CCAD successfully conducted market research in China, and the future cooperation is promising

Leading by the CEO, Qiang Fu, the CCAD team went to China for the purpose of market research from August 18 to August 23, 2016.

During the conference with Chief of Civil Affairs Bureau of Cheng Du City, Qing Zhan, Deputy Chief, Yong Chang Liu, and other officers in the Bureau, CCAD consultants Mike Hubbert and Sunny Wu delivered presentations on programs and services for seniors in Ontario, Canada. Chief Zhan also introduced the policies and current developments of senior care industry in Cheng Du City and arranged CCAD to conduct field market research on senior homes, senior community day care centers, and senior hospital-home (a facility that combines both hospital resources and senior home resources).


CCAD also conducted field market research at Cuncaochunhui Home for the Aged and Kang Meng Yuan Senior Apartment in Beijing, and had meetings with Xiao Long Wang, chairman of Cuncaochunhio Home for the Aged, and the executive director at Kang Meng Yuan. During the meeting with chairman Xiao Long Wang, we had an in-depth discussion on the challenges of senior home operators in China, the current operation model and situation, and the prospects of senior care industry in China.


There are many senior homes, senior community day care centers, and senior hospital-homes in China. However, the number of the facilities is insufficient to meet the demand for the seniors who are in need of care services.  According to our analysis after the market research, environment and services in the senior homes and other facilities in China have a great room for improvement. Other than importing more advanced equipment and renovating the homes to enhance securities of the seniors, the senior homes in China can also learn from the thoughtful services and the advanced memory care facilities in Canada.

The result of the market research is very promising. CCAD will continue to pay close attention to the senior care industry in China in order to introduce suitable skills and services to China. CCAD is excited to contribute our effort assist the senior in China to live happily.

The Representative of Canada-China Ageing Industry Development visit Civil Affairs Bureau of Cheng Du City

In the morning of June 22, 2016, the Chairman of Canada-China Ageing Industry Development (CCAD), Chang Zhong Xu, and his coworkers went to Civil Affairs Bureau of Cheng Du City to Visit. They had a very effective conference.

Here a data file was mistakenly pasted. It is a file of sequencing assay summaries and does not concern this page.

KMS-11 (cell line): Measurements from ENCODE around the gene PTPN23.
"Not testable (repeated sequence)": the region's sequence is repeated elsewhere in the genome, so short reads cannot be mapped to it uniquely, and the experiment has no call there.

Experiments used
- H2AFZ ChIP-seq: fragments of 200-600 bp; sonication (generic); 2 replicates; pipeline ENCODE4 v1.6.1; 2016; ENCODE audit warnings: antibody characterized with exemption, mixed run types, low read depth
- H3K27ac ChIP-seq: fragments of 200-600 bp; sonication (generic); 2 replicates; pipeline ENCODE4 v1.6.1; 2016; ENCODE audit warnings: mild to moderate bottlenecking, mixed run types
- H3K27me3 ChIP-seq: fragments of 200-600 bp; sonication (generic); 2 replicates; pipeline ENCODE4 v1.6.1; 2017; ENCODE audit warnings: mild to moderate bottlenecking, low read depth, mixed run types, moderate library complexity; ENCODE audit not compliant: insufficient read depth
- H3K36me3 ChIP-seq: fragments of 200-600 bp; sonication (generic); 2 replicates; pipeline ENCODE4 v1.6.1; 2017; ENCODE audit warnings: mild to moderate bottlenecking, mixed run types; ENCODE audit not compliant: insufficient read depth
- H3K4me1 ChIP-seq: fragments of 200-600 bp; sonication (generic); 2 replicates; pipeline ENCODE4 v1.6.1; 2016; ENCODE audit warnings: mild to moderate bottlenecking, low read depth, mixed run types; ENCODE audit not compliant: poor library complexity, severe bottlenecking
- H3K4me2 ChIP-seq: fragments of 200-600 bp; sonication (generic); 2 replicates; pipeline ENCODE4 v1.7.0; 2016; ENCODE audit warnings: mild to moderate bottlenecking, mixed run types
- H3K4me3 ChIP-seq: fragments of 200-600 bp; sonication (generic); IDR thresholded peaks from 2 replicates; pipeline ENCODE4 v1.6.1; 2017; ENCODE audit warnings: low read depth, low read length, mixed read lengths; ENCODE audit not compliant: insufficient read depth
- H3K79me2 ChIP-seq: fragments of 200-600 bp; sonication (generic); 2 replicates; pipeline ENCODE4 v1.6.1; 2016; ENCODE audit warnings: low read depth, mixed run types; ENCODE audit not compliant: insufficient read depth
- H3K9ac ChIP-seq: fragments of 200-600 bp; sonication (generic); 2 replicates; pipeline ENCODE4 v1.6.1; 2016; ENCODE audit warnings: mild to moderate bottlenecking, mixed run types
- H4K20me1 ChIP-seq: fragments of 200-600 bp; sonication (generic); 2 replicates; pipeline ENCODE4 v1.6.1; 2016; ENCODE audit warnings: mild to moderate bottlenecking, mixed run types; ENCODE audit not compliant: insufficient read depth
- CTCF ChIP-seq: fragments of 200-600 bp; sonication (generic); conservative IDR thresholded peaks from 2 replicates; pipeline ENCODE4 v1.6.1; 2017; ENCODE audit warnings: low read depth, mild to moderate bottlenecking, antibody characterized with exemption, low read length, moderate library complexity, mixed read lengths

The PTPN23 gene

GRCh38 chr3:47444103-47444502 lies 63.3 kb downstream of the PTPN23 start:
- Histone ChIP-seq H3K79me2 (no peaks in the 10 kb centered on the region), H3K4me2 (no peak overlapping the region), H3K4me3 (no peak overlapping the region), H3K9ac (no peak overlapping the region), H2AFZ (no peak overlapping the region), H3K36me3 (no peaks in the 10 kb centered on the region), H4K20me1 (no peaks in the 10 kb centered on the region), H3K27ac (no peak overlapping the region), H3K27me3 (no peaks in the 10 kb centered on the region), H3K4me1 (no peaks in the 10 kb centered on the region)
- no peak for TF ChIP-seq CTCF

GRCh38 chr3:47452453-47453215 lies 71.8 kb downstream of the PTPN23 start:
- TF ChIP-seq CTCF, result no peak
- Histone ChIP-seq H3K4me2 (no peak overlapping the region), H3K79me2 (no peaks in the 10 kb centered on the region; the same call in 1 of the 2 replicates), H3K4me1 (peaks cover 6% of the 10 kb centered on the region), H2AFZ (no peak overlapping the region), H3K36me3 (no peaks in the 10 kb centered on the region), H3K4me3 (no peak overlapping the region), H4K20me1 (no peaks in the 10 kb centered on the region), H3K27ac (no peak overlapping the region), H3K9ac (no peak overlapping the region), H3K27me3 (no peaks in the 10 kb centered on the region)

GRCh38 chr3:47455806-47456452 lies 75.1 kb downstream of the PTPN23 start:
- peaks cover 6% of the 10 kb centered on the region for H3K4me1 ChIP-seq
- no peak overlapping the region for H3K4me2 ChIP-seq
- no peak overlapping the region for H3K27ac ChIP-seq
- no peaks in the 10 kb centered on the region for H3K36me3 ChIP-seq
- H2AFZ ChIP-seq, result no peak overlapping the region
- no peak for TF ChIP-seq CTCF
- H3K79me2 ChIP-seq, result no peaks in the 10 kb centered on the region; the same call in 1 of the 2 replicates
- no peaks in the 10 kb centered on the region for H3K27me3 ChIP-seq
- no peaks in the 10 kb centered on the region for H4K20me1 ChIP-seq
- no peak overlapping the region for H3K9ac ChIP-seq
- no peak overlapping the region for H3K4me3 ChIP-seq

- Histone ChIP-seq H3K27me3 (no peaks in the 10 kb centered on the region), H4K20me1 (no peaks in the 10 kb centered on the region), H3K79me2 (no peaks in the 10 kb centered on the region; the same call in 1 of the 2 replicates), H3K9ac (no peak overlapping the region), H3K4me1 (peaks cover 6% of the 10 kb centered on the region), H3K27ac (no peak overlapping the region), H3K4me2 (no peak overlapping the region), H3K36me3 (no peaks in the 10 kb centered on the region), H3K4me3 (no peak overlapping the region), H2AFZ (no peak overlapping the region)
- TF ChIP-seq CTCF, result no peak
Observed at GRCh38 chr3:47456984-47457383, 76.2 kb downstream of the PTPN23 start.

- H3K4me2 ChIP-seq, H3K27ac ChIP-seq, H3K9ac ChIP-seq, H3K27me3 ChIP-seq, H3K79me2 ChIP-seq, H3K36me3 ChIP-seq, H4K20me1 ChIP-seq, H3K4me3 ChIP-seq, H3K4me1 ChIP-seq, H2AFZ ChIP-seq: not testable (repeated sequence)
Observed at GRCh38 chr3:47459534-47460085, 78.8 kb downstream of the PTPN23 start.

The representatives of CCAD introduced their background, team, and developmental goals to the leaders of Civil Affairs Bureau of Cheng Du City. The chief of Civil Affairs Bureau of Cheng Du City, Qing Zhan, and the deputy chief, Yong Chang Liu, have also provided the detailed explanation of the current developments and issues in the ageing industry in Cheng Du City during the conference. They had in-depth discussions about introducing the advanced ageing industrial planning, management concepts, service and technologies from Canada. In addition, they had also discussed and reached a consensus about improving the development of ageing industry in Cheng Du and the feasibility.

The leaders of Cheng Du City expressed that they highly welcome CCAD to set their food in Cheng Du. They are excited to learn from advanced Canadian ageing industry and introduce the development concepts and management style to Cheng Du City. They look forward to accelerating the development and improving the overall industry. CCAD’s team will arrange the experts and management team to enter Cheng Du City immediately to conduct market research and analyze the feasibility of the project.

The trip to Cheng Du City facilitated the leader’s understanding of CCAD, and it also established a great foundation for the project of introducing Canadian ageing industry to China.

China healthcare: New regulations enable private investment in senior care business

In 2012, China’s population aged 60 and over was 194 million. By 2025, this population is expected to reach 300 million. In response to growing urbanization and economic changes, the question of providing adequate senior care is posing a serious challenge to this populous country. In recent years, the Chinese government has introduced a number of reforms to address the shortage of healthcare facilities. Starting in 2013, the Chinese government issued a series of policies and regulations aiming to encourage private and foreign investment to invest in this sector. In the most recent announcement on 24 November 2014, the Ministry of Commerce (MOFCOM) and the Ministry of Civil Affairs (MCA) jointly issued the Circular on Various Issues on Foreign Investment in For-profit Senior Care Facilities (the Circular) providing detailed guidelines for foreign investment in senior care business in China.

It is important to note that the Circular only covers the for-profit part of foreign investment in the senior-care business in China. The non-profit part will continue to be governed by the Measures on the Establishment of Senior Care Facilities and other related regulations issued by MCA and other government agencies.

Some of the provisions in the Circular are not new but derive from previous policy statements, rules and briefings. Below are some developments and changes worth highlighting.

Relevant authorities for approval and registration

Foreign investment in for-profit senior care business is subject to approval by MOFCOM, licensing by MCA and registration with the State Administration of Industry and Commerce (SAIC)1. However, the sequence of these requirements is not always clear in practice and varies across different locations. The Circular specifies that the foreign investor will first need to apply for approval from the provincial level of MOFCOM at the place of the senior care facility followed by registration of the company with the local branch of SAIC. After the business license is issued by SAIC, the foreign invested senior care enterprise must apply for a Senior Care Facility Establishment Permit (SCFE Permit) from MCA at the municipal or district level. Before the SCFE Permit is issued, the foreign invested senior care enterprise cannot commence operation by charging any fees or admitting any senior person into its facility.

If the foreign invested senior care facility intends to provide medical services as part of or in addition to senior care service, it will also need to apply for a Medical Institution License separately.